[from Geoffrey Young's The Riot Act, 2008; I first read Geoffrey Young's work at Ron Silliman's blog]
No Single Effort
No single effort captures the essence of the human condition. But the completion of any day's writing adds its particular brush with experience to the master list of competing versions, even if no one reads it for a thousand years.
Because the time is ripe. We are still green. I look in vain for adults. Nothing but kids on this watch. Six or seven feet tall. Hard to discipline. A good sign in growing boys? Tell me a myth I haven't heard.
The lake of the mind stores wetness. Drying up is our worst enemy. For a person in my shorts I can imagine nothing worse.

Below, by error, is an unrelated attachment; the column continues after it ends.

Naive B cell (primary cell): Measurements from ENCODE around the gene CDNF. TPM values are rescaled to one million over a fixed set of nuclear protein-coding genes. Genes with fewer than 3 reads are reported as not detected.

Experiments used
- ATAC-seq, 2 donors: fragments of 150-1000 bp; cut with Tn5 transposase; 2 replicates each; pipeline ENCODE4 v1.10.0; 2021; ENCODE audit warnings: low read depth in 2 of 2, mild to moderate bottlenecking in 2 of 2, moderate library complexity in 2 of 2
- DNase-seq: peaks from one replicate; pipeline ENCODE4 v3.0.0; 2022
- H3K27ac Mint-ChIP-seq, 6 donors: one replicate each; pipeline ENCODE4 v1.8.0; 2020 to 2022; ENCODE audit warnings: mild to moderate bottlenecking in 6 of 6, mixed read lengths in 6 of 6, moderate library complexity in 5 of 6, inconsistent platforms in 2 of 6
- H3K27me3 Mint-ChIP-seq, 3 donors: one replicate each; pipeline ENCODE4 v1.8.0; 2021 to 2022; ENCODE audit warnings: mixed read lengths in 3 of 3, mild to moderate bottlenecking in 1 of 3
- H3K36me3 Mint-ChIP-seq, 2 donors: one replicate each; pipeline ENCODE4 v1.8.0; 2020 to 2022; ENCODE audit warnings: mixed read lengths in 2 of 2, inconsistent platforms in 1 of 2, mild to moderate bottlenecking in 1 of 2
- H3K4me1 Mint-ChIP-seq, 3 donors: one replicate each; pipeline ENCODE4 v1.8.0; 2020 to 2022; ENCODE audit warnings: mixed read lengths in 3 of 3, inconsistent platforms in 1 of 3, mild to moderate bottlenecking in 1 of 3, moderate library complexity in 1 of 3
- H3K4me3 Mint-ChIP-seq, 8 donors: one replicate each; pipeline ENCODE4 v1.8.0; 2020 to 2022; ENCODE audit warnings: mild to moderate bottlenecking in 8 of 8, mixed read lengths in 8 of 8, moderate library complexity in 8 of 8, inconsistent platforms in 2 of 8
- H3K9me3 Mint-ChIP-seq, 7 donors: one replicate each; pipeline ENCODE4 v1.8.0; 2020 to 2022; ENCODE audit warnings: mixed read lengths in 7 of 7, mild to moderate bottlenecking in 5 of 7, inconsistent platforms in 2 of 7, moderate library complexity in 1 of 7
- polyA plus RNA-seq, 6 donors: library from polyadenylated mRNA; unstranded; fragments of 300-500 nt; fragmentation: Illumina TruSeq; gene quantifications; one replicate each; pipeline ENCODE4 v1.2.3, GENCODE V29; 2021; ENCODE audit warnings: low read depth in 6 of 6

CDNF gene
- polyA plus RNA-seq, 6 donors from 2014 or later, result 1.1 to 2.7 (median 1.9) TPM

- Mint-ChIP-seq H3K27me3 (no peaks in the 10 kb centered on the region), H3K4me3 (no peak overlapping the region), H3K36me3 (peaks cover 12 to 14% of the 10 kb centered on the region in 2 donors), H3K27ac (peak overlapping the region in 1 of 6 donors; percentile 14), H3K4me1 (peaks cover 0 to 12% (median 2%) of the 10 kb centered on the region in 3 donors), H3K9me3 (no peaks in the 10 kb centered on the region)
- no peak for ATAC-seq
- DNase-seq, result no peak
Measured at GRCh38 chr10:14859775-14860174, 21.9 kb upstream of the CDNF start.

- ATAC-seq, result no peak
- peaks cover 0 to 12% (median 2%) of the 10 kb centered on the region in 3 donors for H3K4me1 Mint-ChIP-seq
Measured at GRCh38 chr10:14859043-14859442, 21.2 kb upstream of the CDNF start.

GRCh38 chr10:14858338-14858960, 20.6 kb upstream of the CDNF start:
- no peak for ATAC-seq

It takes a meadowlark in a field. It takes a futon in a loft.
How much time do we have. How much face. You know more than I do. Three chords worth. I've never seen such music.
Call it a self-knockout.
Will Prospero set us free?
A black line traps the image. We suffer people too much. Grainy landscape with noon train. Roll the credits.
Benny "Kid" Peret fluttered
against the ropes
like a titmouse beating his wings in cream
while Emile Griffith the Donatello of the Hotel Champion
pummeled the Kid with smashed potatoes and fireball
jabs, and we leaped off the king-size bed
yelling "Stop it! Stop the fight! He's out on his feet"
to the referee who didn't see it
as Griffith's fists loosened the head
of the Kid from its spinal axis until
finally the leather that was shaping it
could have been fingers turning
pages of a windblown book
no one will ever read again.